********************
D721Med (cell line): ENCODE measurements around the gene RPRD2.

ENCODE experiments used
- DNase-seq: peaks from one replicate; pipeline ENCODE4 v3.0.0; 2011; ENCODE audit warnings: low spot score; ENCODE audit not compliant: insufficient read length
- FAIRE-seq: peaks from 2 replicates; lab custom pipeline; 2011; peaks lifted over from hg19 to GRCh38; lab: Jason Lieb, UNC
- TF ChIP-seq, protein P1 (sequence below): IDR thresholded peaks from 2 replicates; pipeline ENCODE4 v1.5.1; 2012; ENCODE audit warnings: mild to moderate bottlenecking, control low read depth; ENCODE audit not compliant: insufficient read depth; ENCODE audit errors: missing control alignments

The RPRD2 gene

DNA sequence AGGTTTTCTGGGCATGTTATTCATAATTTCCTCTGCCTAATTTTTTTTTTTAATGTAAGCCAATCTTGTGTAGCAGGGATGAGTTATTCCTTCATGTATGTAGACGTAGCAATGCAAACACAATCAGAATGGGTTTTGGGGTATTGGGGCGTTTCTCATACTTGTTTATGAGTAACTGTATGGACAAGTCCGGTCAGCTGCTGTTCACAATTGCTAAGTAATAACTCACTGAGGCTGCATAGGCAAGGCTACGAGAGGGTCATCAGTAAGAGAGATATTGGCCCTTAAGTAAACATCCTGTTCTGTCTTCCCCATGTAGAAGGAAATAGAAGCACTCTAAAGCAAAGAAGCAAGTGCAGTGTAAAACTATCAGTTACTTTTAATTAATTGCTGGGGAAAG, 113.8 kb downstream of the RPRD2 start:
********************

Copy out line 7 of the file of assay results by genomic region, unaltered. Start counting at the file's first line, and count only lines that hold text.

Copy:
DNA sequence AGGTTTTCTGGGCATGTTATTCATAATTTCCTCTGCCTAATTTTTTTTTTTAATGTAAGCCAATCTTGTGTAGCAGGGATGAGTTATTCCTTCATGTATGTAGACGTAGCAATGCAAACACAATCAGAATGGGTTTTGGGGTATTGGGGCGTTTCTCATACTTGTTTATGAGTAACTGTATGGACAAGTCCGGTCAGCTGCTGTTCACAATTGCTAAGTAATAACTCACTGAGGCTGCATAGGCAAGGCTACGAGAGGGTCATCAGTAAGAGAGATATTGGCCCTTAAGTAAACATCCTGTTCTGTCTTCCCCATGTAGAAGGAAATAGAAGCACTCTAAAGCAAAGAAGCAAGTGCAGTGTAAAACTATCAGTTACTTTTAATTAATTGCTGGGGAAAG, 113.8 kb downstream of the RPRD2 start: